VOYA - Sean Rapacki
It would be easy to do a hatchet job on this book and dismiss it as a mash-up of two popular young adult genres, supernatural romance and dystopian thriller. Indeed, there is something about this story of the love between a half-vampire yearning for a heartbeat and the daughter of the ruthless ruler of the city whose totalitarian regime threatens vampire (or, as they are called here, darkling) kind, that sounds like it was inspired by a marketing department rather than a muse. Luckily, Richards is a skilled enough writer that her debut, the first book in a series, still comes across as compelling and fresh, rather than a crass attempt to cash in on literary fads. Chapters are either narrated by half-darkling Ash or human Natalie, and both characters are given depth and interesting backstories. One part of the book that does not ring true is when Ash and Natalie hook up almost immediately after watching his mother get murdered. It seems more than a little jarring to transition from a brutal death to a tender love-making scene, trivializing Ash's loss. But, it is probably not a fatal flaw that would stop a reader from picking up the next book in the series. Ages 15 to 18.
School Library Journal
Gr 8 Up—Tapping into many popular tropes, Black City tells a story, in alternating narratives, of a pair of star-crossed youths from opposite ends of the socioeconomic spectrum set against a dystopian backdrop. Ash is a twin-blood-part vampiric Darkling and part human-living on the fringe while his Darkling family is forced to live in an enclosed ghetto, segregated from the human population. Natalie is a pampered but compassionate young woman, daughter of a highly positioned government official, with whom Ash feels a baffling but undeniable connection after a random post-curfew encounter. When the two later meet at school, circumstances throw them together and their attraction, though illegal, grows. As they begin to understand each other, their heavily militarized world begins to crumble and their actions reflect a new perspective. While this exploration may enchant some readers, many secondary characters remain one-dimensional, and their actions compulsory. Strong world-building is undermined by verbosity and banal expressions ("Just because your heart doesn't beat doesn't mean you're not alive"). Overall, Black City is a lackluster addition to the oversaturated field, but insatiable fans of saccharine paranormal romances or gritty dystopian novels will devour it greedily as it provides a balanced combination of romance, action, and fantasy.—Nicole Politi, The Ocean County Library, Lavallette, NJ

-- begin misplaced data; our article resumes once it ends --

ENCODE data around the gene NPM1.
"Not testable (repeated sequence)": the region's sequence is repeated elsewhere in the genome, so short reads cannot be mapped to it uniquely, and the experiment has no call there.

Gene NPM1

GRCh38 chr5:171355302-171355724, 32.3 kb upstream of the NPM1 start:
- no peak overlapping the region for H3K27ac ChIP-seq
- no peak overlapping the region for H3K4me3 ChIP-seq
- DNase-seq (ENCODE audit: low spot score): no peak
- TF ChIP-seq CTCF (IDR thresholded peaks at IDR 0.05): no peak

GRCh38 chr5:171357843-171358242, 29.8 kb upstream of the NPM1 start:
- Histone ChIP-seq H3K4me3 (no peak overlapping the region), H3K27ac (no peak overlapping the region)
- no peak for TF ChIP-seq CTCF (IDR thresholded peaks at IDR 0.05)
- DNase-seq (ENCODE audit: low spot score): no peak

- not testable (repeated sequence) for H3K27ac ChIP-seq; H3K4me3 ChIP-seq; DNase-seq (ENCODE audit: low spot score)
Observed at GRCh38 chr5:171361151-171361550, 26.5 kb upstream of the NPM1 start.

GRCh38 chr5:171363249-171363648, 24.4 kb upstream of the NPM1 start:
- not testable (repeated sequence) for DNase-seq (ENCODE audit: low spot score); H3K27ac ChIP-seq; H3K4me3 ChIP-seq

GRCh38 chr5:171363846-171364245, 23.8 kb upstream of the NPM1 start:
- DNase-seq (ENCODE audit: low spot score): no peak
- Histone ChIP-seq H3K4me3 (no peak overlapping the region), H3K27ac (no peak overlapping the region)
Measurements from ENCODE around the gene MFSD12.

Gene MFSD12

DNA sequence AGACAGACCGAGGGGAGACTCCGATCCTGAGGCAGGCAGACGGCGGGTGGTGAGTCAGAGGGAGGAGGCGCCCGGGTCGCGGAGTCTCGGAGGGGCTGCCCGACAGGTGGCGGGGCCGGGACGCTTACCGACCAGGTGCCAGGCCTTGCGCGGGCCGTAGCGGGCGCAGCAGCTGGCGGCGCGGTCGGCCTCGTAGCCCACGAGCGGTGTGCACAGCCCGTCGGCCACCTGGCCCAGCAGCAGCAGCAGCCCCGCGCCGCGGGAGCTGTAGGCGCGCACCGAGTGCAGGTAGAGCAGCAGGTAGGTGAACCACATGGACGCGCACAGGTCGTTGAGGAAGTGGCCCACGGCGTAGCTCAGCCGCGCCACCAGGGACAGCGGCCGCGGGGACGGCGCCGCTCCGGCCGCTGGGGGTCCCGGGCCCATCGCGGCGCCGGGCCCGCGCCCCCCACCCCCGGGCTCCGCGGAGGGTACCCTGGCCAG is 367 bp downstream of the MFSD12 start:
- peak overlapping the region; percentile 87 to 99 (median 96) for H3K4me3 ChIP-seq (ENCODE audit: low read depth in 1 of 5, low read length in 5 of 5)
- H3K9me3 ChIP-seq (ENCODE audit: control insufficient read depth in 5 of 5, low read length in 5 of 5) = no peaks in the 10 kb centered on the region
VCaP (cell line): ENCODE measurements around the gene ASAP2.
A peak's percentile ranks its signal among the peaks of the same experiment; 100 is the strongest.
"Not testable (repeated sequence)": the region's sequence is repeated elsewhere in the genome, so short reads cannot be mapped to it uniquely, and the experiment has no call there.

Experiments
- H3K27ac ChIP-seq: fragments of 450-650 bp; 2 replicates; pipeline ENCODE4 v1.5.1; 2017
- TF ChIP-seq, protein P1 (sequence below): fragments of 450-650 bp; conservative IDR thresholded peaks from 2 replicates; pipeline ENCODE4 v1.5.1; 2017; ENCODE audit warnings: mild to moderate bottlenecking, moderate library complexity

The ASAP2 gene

Kirkus Reviews
Eyes will roll. Ash is a scorned twin-blood Darkling--hybrid son of a human and a vampire--who hustles Haze, the drug that occurs naturally in Darkling venom, to the addicted human youth of Black City. Natalie is all human, daughter of Black City's newly returned Emissary, local head of the national government that just won a bitter war against the Darklings and is committed to racial purity. When they meet under a bridge after Natalie slips her security detail, Natalie's heart skips a beat. So does Ash's, which is seriously weird, because twin-bloods' hearts don't beat at all. (Full Darklings have two hearts, one of the book's many arbitrary and wholly unconvincing quirks of biology.) They meet again at school; they engage in pro forma animosity; they realize they love each other. While this narrative arc is entirely predictable, at least it is relatively short--but into the mix are thrown political upheaval, a murder mystery, a contagious wasting disease, brutality against animals, parental infidelity, steamy near-sex scenes, vivisection and public crucifixions, along with grindingly obvious parallels to Nazism and the American skinhead movement. Copious infodumps do not compensate for slipshod worldbuilding. There is as little nuance to the relationships as everything else; in addition to the ludicrous destiny that binds Natalie and Ash, friendships dissolve and come back together with all the subtlety of a preschool playground. Bloated and banal. (Paranormal romance. 14-16)